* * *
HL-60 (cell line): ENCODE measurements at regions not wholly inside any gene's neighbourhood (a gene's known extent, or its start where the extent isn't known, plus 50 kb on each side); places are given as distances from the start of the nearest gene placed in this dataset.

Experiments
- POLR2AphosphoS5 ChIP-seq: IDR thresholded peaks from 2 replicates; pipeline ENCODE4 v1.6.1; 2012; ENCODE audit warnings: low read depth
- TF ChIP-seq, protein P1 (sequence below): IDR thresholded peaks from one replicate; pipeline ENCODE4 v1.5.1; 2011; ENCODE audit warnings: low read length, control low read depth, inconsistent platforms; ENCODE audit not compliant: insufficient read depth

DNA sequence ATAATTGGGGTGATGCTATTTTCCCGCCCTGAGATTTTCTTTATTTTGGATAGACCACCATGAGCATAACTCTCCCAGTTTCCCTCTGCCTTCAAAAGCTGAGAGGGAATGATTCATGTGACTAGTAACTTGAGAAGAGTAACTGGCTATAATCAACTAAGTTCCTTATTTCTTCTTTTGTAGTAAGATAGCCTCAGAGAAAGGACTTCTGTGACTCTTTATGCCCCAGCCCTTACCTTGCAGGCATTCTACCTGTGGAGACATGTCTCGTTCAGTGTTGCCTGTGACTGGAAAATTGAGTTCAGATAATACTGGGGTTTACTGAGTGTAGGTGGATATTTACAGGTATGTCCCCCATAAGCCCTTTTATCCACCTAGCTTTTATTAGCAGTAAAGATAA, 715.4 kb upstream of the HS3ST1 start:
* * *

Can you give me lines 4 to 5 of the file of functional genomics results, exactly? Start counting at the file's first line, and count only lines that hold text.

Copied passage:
- TF ChIP-seq, protein P1 (sequence below): IDR thresholded peaks from one replicate; pipeline ENCODE4 v1.5.1; 2011; ENCODE audit warnings: low read length, control low read depth, inconsistent platforms; ENCODE audit not compliant: insufficient read depth

DNA sequence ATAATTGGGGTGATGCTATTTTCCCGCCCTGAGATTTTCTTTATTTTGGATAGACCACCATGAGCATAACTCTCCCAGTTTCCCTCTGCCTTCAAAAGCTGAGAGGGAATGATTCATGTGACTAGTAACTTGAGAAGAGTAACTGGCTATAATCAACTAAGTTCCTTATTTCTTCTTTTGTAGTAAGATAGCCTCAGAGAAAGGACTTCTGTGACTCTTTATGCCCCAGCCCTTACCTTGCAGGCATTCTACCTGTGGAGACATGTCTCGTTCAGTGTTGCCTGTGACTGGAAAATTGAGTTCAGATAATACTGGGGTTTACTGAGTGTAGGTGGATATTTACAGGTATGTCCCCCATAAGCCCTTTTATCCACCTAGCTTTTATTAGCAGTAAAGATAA, 715.4 kb upstream of the HS3ST1 start: